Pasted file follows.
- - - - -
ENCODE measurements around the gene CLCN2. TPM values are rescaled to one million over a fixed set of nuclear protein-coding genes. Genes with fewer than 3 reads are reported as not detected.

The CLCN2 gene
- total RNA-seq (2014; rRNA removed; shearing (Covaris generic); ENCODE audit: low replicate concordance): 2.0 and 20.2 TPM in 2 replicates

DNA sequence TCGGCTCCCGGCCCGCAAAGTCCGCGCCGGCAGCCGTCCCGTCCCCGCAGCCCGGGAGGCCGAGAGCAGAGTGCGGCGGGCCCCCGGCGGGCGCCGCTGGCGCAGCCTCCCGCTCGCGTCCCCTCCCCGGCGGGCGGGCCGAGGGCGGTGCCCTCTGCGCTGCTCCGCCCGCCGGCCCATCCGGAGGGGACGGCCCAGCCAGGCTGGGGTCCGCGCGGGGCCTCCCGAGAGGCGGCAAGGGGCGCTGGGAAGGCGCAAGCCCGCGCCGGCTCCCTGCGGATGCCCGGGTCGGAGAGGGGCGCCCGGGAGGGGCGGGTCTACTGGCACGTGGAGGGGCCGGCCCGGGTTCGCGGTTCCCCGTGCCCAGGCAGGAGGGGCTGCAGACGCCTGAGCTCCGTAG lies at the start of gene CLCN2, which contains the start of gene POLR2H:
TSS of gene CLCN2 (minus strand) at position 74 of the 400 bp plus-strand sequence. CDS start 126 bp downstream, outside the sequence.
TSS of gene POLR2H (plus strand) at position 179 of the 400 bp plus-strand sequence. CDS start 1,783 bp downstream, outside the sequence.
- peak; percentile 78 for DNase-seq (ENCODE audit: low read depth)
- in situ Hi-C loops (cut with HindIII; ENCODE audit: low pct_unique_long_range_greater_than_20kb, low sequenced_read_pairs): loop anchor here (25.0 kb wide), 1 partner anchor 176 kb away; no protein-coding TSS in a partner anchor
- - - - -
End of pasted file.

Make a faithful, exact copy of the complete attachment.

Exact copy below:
ENCODE measurements around the gene CLCN2. TPM values are rescaled to one million over a fixed set of nuclear protein-coding genes. Genes with fewer than 3 reads are reported as not detected.

The CLCN2 gene
- total RNA-seq (2014; rRNA removed; shearing (Covaris generic); ENCODE audit: low replicate concordance): 2.0 and 20.2 TPM in 2 replicates

DNA sequence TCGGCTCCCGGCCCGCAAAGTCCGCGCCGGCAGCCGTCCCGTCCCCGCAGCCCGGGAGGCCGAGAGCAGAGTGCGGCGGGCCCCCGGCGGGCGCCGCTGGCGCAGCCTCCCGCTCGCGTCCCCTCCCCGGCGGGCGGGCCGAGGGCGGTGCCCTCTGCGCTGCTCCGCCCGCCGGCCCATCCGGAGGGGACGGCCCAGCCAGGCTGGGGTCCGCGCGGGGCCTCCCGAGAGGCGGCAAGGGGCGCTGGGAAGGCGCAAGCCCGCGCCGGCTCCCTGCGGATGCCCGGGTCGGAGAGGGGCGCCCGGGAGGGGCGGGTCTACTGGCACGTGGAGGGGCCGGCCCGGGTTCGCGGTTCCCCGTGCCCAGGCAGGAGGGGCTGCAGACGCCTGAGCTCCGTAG lies at the start of gene CLCN2, which contains the start of gene POLR2H:
TSS of gene CLCN2 (minus strand) at position 74 of the 400 bp plus-strand sequence. CDS start 126 bp downstream, outside the sequence.
TSS of gene POLR2H (plus strand) at position 179 of the 400 bp plus-strand sequence. CDS start 1,783 bp downstream, outside the sequence.
- peak; percentile 78 for DNase-seq (ENCODE audit: low read depth)
- in situ Hi-C loops (cut with HindIII; ENCODE audit: low pct_unique_long_range_greater_than_20kb, low sequenced_read_pairs): loop anchor here (25.0 kb wide), 1 partner anchor 176 kb away; no protein-coding TSS in a partner anchor